• Players and Avatars: The Connections between Player Personality, Avatar Personality, and Behavior in Video Games

      Worth, Narnia; Department of Psychology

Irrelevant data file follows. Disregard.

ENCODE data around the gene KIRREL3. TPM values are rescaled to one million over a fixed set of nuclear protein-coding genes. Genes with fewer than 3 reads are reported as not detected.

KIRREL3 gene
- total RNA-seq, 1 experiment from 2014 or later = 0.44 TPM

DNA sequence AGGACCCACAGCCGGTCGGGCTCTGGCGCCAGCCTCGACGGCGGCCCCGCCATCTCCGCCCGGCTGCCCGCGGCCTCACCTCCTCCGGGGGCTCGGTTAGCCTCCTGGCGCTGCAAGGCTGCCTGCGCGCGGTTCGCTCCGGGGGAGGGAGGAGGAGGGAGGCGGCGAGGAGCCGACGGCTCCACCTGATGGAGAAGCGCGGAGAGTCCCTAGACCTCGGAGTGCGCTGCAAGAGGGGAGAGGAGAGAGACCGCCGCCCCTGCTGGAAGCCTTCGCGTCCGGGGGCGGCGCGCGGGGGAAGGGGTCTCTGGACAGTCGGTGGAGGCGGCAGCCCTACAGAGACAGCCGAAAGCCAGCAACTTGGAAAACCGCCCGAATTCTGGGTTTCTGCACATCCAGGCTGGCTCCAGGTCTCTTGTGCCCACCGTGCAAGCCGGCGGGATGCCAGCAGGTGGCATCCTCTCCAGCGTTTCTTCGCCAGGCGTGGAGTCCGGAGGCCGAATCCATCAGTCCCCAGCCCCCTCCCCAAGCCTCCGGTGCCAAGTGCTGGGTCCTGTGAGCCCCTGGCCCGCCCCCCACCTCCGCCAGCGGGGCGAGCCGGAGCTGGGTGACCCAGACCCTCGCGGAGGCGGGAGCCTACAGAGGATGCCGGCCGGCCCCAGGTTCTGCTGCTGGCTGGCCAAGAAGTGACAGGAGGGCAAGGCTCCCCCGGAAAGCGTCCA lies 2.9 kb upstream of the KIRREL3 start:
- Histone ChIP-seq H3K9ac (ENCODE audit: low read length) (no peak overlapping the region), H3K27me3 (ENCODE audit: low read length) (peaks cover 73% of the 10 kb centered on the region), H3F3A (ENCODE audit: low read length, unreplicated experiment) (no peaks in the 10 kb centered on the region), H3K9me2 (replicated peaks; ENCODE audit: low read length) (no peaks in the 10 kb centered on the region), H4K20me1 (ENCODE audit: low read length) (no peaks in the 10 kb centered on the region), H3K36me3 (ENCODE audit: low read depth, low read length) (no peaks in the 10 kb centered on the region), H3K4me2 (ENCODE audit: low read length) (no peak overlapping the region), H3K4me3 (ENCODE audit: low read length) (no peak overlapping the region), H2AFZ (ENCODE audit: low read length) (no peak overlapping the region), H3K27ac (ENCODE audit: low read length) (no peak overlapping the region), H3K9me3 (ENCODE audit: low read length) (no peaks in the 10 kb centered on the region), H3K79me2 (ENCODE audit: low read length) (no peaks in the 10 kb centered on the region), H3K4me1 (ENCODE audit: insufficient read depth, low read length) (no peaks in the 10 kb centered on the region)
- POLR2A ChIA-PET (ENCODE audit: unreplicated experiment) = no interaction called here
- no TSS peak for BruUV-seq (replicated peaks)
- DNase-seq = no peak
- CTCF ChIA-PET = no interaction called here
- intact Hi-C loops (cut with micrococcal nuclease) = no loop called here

The increasing variety and complexity of video games allows players to choose how to behave and represent themselves within these virtual environments. The focus of this dissertation was to examine the connections between the personality traits (specifically, HEXACO traits and psychopathic traits) of video game players and player-created and controlled game-characters (i.e., avatars), and the link between traits and behavior in video games. In Study 1 (n = 198), the connections between player personality traits and behavior in a Massively Multiplayer Online Roleplaying Game (World of Warcraft) were examined. Six behavior components were found (i.e., Player-versus-Player, Social Player-versus-Environment, Working, Helping, Immersion, and Core Content), and each was related to relevant personality traits. For example, Player-versus-Player behaviors were negatively related to Honesty-Humility and positively related to psychopathic traits, and Immersion behaviors (i.e., exploring, role-playing) were positively related to Openness to Experience. In Study 2 (n = 219), the connections between player personality traits and in-game behavior in video games were examined in university students. Four behavior components were found (i.e., Aggressing, Winning, Creating, and Helping), and each was related to at least one personality trait. For example, Aggressing was negatively related to Honesty-Humility and positively related to psychopathic traits. In Study 3 (n = 90), the connections between player personality traits and avatar personality traits were examined in World of Warcraft. Positive player-avatar correlations were observed for all personality traits except Extraversion. Significant mean differences between players and avatars were observed for all traits except Conscientiousness; avatars had higher mean scores on Extraversion and psychopathic traits, but lower mean scores on the remaining traits. In Study 4, the connections between player personality traits, avatar traits, and observed behaviors in a life-simulation video game (The Sims 3) were examined in university students (n = 93). Participants created two avatars and used these avatars to play The Sims 3. Results showed that the selection of certain avatar traits was related to relevant player personality traits (e.g., participants who chose the Friendly avatar trait were higher in Honesty-Humility, Emotionality, and Agreeableness, and lower in psychopathic traits). Selection of certain character-interaction behaviors was related to relevant player personality traits (e.g., participants with higher levels of psychopathic traits used more Mean and fewer Friendly interactions). Together, the results of the four studies suggest that individuals generally behave and represent themselves in video games in ways that are consistent with their real-world tendencies.